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Folklorist and mythologist extraordinaire – Jack “The Agnostic” Garcia – continues the popular and ongoing series of programs on Native American myths and legends. This time out its sacred stories from the Apache peoples. First off, its a historical and cultural overview of the Apaches and their almost 300 year uninterrupted bitter and relentless battle against the Spanish, Mexican and Anglo Americans settlers in order to avoid confinement , enslavement and genocide. Next, Jack examines the Apache religion and their spiritual way of life including their Mountain Gods and supernatural beings , the importance of lightning in their faith and the practice of witchcraft. Then Jack recites two Apache sacred stories , The Jicarilla Genesis – in which the entire world is covered in water and the people and animals live underground. Until one day they venture upward into the sunlight and the surface of the Earth. And last but not least its a White Mountain Apache tale about how the knowledge of curing and healing ritual and ceremony came into being.
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Never one to shy away from controversy, Jack “The Agnostic” Garcia examines the tragic but glorious stories of three martyrs/saints from the World War II era who were canonized by Pope John Paul II. First off , it’s a historical overview of the saint making process and the rules and regulations involved inside the congregation of the causes of the saints , the official background checkers in the Vatican. Next up, Jack examines the Spanish Civil War, an extremely bloody conflict that was a type of warm up for W.W. II and featured the involvement of Mussolini , Hitler and Stalin’s totalitarian governments. Then it’s the story of Ceferino Jimenez Malla, a Spanish Gypsy who dies before a firing squad rather than renounce his faith in Christ. Jack also tells the tale of two martyr/saints that met their deaths at the hands of the Nazis , inside the extermination camp at Auschwitz in Poland. Raymond Maximilian Maria Kolbe , a Roman Catholic Priest who was filled with great faith and spiritual courage and chooses to die in the place of another prisoner (a man he did not even know). And last but not least , its the controversial spiritual figure Edith Stein , a highly intellectual Jewish woman who converts to Christianity and becomes a Carmelite nun , but sadly also falls victim to the satanic Third Reich.
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In celebration of Black history month, folklorist and mythologist extraordinaire – Jack “The Agnostic” Garcia recites three trickster tales from the African continent. First off it’s a story from the Luo people called The Trickster ‘s Encounter – in which spider and hare , two good friends who also happen to be rivals travel to the stars in order to meet and greet spider’s future parents in law, creating lots of mischief and magic along the way. Next its a story from the Kikuyu tribe called One Trick Deserves Another – in which a rich man’s wife is fooled by a clever individual into slaughtering her husband’s beloved calf. The husband then departs home hell bent on performing some trickery of his own. And last but not least its a trickster tale from the Azande people called – Ture Outwits The Rich Woman – in which a man who is often so clever he is nicknamed The Spider, decides to taunt and tease a wealthy woman and her beloved dogs by stealing her food again and again.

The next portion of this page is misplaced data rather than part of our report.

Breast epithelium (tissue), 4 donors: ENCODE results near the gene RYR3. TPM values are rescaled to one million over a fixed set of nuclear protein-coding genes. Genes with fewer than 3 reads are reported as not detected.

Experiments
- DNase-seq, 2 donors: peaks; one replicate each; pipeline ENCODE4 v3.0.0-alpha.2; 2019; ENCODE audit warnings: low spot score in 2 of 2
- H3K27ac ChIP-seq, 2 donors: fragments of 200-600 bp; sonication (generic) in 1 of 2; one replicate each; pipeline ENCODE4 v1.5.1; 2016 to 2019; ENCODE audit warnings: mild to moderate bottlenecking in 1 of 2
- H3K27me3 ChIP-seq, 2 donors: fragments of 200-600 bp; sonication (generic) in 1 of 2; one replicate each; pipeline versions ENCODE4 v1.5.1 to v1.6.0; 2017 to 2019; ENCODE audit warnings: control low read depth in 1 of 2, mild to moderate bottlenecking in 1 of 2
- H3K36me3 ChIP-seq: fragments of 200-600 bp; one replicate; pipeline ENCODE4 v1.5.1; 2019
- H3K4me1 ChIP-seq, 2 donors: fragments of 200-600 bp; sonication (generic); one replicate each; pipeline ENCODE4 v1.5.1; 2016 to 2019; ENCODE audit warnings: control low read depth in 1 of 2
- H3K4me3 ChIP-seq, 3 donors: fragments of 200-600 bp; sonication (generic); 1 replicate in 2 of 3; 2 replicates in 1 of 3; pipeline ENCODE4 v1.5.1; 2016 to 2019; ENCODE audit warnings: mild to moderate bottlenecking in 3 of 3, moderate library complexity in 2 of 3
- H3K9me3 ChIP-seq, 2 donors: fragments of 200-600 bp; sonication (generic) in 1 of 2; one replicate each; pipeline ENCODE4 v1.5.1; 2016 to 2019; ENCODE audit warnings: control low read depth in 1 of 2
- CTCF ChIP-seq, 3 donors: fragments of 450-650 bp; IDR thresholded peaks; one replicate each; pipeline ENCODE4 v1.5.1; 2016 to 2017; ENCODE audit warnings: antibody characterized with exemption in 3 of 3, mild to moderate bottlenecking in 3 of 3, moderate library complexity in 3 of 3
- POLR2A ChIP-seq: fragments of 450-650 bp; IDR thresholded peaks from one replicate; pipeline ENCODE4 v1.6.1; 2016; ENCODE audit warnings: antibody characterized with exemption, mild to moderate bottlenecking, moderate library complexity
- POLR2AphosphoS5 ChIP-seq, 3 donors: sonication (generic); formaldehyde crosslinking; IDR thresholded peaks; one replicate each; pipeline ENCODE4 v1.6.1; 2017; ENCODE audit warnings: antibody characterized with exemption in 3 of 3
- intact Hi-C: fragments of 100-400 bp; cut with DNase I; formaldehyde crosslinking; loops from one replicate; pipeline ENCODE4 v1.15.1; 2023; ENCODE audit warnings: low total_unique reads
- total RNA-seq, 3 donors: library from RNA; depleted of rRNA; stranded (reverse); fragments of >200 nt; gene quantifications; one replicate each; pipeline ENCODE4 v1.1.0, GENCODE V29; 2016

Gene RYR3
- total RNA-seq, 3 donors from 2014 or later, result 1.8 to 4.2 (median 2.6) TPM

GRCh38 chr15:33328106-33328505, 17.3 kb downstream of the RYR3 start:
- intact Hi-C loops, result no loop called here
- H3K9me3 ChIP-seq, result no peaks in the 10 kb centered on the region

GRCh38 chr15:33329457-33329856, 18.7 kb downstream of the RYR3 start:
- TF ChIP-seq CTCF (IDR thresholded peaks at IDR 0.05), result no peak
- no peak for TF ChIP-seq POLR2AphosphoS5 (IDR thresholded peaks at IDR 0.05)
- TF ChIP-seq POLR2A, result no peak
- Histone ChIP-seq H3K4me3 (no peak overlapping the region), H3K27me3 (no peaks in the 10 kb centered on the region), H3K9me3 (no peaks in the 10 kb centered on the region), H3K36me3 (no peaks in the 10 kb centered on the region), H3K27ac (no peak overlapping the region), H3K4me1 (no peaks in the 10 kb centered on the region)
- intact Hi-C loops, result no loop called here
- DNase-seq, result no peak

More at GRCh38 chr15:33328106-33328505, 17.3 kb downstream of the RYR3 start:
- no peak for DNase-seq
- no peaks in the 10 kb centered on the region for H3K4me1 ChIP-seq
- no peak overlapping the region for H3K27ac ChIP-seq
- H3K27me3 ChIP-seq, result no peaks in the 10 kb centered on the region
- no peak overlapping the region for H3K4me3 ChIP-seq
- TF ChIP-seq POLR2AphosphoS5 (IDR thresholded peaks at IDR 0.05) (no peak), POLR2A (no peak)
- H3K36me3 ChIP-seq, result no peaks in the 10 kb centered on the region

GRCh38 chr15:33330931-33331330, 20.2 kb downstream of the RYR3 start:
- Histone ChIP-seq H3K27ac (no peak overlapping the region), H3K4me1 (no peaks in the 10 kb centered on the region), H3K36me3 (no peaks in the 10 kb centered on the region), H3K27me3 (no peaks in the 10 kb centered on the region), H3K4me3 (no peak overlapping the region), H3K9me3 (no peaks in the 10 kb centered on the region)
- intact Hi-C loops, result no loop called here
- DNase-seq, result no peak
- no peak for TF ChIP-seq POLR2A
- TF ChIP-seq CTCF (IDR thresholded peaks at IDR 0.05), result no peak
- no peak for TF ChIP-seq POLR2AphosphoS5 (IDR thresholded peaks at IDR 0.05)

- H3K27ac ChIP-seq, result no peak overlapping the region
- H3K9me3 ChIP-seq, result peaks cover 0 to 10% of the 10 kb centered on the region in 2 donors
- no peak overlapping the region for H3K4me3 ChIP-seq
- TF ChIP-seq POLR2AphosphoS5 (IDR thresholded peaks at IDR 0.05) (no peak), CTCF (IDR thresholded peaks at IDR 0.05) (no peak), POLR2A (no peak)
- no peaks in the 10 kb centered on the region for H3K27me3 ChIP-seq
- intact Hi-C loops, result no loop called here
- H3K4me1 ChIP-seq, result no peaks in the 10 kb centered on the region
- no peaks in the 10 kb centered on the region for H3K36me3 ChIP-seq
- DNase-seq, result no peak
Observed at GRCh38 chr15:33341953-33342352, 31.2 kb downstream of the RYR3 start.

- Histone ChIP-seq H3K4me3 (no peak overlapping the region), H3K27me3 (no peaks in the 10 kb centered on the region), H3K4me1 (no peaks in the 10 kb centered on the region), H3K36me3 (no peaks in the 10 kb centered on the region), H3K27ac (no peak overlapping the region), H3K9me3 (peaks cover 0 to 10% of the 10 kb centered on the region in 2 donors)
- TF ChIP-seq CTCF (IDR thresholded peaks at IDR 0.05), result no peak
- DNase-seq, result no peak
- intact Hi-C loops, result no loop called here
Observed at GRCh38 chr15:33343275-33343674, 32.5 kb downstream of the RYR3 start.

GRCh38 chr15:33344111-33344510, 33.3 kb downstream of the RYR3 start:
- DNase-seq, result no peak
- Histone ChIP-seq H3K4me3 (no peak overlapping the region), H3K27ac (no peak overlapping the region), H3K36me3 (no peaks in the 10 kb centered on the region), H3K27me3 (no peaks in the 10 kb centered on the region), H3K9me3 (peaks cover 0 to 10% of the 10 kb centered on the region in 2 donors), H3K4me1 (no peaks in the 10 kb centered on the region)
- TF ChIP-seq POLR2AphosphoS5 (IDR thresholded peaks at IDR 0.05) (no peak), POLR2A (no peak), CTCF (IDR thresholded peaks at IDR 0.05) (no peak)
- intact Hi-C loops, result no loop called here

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In the conclusion to GRR’s epic 2 part mini series – Jack “The Agnostic” Garcia examines yogic practices in the west during the 20th century and beyond. First up , as the new century dawns interfaith / interspirituality pioneers continue to translate sacred Sanskrit and Buddhist texts into English , and a modified version of Hatha yoga becomes part of the health and fitness craze then sweeping the United States. By the late 1940’s – the tree of yoga flourishes in the new soil of North America as yogi Indra Devi brings meditation / breathing exercises , postures and poses to the Hollywood movie stars , who need to keep in shape and long for spiritual fulfillment. Then yogic master, Richard Hittleman starts his own daily yoga TV show that forever changes what yoga was thought to be in America and how it was to be taught. Jack also examines the sitar explosion , as George Harrison becomes fascinated with Hindu spirituality is introduced to yoga and transcendental meditation. Convincing the rest of The Beatles to travel to India seeking enlightenment and divine inspiration. Next up, its Harvard research psychologist – Ram Dass , who disillusioned with psychedelic drugs travels to the Himalayas and encounters a type of Hindu saint and is spiritually transformed composing a best selling book – Be Here Now – that tells of the stories of various yoga styles and schools. Paving the way for the New Age spirituality movement and Yoga’s mainstream acceptance by turning his spiritual quest into a lifestyle.